Neil LaBute likes to think about the games people play. In Double or Nothing, one of two short films he had at last year’s festival, Adam Brody humiliated a homeless man as an elaborate way of getting his girlfriend to break up with him. LaBute’s film career has been in decline recently – The Wicker Man is beneath parody, and his remake of Death at a funeral was utterly superfluous – so his latest feature-length effort Some Velvet Morning represents a return to form. Stanley Tucci stars as Fred, a lawyer who surprises Velvet (Alice Eve) at her row-house with luggage in tow. She does not expect him, and they have a disturbing history. Over the next seventy-five minutes, Fred and Velvet push each other buttons, oscillating between outright flirting and grizzled hate.
Some Velvet Morning is unabashedly theatrical. Within the confines of a home, the two actors spar in real-time. The dialogue is LaBute at his clipped best: Fred and Velvet speak in terse shorthand, as if they’re afraid of what ugliness might unfold if they said what they really mean. Sometimes the language gets nasty. Tucci is blunt about his sexual advances, and Venus knows how to bruise his already damaged ego. It’s an electric back and forth, with both actors abandoning their vanity in favor of the demanding story. This is LaBute we’re talking about here, so nothing is exactly what it seems. The climax stands on the razor’s edge between black comedy and misogyny, and no matter the interpretation, LaBute forces his audience to rethink the role performance has in our lives, particularly when it comes to the opposite sex. We pretend way more than we think we do, and LaBute is one of the few filmmakers out there who wants to figure out why.
The Machine begins as a dystopia, but it soon narrows its scope toward sleek, intelligent science fiction. It’s the future, and the West is in a Cold War with China, only the focus is on artificial intelligence instead of nuclear bombs. Vincent (Toby Stephens) is a brilliant scientist who’s on the verge of a purely intelligent machine. He enlists the help of Ava (Caity Lotz), a beautiful young prodigy, and together they make substantial progress. Ava dies at the hands of a Chinese spy, so Vincent creates a robot with her likeness. The machine advances at a staggering rate, and while Vincent tries to argue it’s alive, his employers want to weaponize it immediately.
Under the direction of Caradog W. James, The Machine never looks like it has a modest budget. Its hallways are grimy and atmospheric, and the simple special effects are effective (the robot’s eyes radiate in an unnerving way). His plot leads toward a counter-intuitive conclusion: so many science fiction films are about the perils of robotics, and this one turns the premise on its head. We come to care about Ava/the machine because of what befalls it, and how its innocence transitions into hardened anger. James waffles in his middle act, however, when he dwells on an obvious sub-plot and the ambiguity over whether Vincent’s employer is pure evil (he is). But once the lines are drawn, the body count rises along with the thrills. The Machine ends on a curious note. Vincent finds some measure of piece, even if it means that the human race is probably doomed as a result.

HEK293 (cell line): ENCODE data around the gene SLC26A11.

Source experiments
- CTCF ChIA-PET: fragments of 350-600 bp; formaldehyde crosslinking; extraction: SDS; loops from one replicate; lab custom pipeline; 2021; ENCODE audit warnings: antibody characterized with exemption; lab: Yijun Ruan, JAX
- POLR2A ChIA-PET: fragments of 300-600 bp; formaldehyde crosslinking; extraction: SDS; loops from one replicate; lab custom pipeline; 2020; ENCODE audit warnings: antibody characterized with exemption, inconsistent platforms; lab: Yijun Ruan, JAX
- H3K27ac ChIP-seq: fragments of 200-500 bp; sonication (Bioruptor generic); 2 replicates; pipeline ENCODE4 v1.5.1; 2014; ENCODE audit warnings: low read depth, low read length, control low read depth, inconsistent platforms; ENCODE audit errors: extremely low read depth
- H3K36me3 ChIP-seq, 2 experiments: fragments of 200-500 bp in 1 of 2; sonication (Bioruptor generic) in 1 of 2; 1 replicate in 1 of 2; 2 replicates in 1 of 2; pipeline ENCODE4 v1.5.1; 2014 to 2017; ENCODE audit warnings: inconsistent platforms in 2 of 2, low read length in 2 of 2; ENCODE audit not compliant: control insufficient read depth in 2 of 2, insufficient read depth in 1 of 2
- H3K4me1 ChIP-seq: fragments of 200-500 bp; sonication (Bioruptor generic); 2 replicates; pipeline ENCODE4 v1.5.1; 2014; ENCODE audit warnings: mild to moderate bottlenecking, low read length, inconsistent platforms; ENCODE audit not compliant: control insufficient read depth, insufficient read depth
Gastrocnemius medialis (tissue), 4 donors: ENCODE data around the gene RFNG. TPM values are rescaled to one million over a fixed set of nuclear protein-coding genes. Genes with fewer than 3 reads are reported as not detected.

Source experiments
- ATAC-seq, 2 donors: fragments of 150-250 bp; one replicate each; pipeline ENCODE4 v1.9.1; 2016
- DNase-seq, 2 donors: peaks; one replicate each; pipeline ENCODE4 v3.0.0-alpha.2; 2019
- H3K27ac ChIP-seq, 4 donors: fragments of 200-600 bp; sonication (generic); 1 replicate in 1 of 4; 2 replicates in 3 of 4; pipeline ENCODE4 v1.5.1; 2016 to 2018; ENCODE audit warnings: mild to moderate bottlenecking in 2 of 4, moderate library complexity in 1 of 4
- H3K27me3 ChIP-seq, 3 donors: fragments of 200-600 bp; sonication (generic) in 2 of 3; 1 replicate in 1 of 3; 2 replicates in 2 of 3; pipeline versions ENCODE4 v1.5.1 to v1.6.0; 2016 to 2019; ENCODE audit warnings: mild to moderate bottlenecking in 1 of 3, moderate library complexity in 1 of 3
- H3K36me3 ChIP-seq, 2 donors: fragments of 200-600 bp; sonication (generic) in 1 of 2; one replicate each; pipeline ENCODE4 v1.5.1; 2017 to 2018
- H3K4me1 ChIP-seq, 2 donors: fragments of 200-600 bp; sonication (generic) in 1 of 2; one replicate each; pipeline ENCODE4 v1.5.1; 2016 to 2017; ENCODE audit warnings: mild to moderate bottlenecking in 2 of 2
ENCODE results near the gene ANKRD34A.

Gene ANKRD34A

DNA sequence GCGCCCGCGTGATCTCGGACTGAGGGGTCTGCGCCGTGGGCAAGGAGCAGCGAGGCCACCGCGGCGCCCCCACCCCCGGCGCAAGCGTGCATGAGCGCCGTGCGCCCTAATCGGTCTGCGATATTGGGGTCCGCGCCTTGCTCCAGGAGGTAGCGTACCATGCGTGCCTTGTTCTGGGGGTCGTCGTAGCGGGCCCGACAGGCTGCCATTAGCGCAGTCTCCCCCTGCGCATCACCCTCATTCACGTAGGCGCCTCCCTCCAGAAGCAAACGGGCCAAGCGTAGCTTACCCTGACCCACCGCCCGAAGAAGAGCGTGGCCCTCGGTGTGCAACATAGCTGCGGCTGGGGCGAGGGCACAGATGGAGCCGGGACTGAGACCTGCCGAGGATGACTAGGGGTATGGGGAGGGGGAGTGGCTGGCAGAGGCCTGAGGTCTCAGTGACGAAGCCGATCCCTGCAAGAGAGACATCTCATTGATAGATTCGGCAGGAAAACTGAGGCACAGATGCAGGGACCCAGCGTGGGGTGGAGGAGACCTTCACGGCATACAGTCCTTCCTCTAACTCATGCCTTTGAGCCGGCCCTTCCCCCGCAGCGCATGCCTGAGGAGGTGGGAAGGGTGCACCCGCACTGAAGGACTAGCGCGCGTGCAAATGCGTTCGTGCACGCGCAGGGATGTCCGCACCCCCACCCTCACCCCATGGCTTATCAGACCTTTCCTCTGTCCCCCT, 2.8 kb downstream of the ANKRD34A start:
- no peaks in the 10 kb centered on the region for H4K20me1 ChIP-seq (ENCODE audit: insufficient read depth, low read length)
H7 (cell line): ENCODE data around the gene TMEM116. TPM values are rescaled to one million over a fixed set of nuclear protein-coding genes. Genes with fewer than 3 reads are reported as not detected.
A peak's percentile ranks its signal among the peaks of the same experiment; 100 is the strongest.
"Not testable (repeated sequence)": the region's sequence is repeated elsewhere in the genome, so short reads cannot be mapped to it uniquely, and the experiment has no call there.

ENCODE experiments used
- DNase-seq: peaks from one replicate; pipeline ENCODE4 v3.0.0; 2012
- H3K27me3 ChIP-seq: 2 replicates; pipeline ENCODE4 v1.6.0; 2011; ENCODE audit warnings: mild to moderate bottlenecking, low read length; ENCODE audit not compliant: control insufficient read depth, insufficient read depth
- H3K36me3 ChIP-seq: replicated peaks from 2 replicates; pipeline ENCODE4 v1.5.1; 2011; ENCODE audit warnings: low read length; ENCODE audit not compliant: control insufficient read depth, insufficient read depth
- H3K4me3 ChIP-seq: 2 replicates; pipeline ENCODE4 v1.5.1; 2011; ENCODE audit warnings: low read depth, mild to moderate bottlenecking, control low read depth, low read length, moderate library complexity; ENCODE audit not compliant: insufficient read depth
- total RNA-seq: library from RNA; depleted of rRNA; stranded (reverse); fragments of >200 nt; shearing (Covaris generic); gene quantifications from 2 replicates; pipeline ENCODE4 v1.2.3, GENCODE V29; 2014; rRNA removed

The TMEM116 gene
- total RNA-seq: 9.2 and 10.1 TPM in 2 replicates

Wadjda is earning a lot of buzz for its unlikely pedigree. It’s the first feature-length film from the patriarchal Saudi Arabia, and it’s directed by a woman. On those terms alone, the film is quite an achievement, but it also happens to be funny and moving, too. Wadjda (Waad Mohammed) is about ten or eleven, and she’s too damn smart to always confirm to what society demands of her. She wears Converse All Stars when her classmates stick to simpler shoes, and she wants nothing more than to earn a bicycle even though that’s not proper for a young girl. A bike appears in a local shop, and since she cannot afford it, Wadjda decides to enroll in her school’s Koran competition for the reward.
The most remarkable thing about Wadjda is how it criticizes Saudi Arabian culture while preserving some of its traditions. There is a scene where Wadjda and her mother (Reem Abdullah) walk through a clothing store, admiring Western dresses while they completely cover their bodies in black (her mother tries on a dress in the bathroom, and she looks gorgeous). These restrictions and rules are matter-of-fact for Saudi women, and writer/director Haifaa Al-Mansour shows us how women work around them in a practical way. All of the characters accept this system, basically, so what differs is the severity to which they apply the rules. The mother is more lenient, while Wadjda’s principal is so strict that she wanders into hypocrisy. Al-Mansour empathizes with all the characters, including the principal, so her film is apolitical even while she sees a need to practical reforms.
Speaking of practical, Al-Mansour struggled more than most filmmakers during her shoot. In a post-screening discussion, the director explained how she was not allowed to be outside during the shoot, so instead she would watch/instruct the actors while watching from a monitor in a nearby van. Despite these challenges, Wadjda is an excellent low-key drama, one with satisfying sub-plots and thoughtful character moments. Abdullah is terrific as Wadjda’s mother, a traditional woman who’s not without sympathy for her daughter. All the child actors do a terrific job, but Mohammed stands out as the titular character. She’s plucky and funny, constantly scheming, and there are ample laughs whenever she tricks an adult. It’s hard to tell what the future holds for girls like Wadjda, but given Al-Mansour’s optimism about her homeland, there’s reason to hope yet.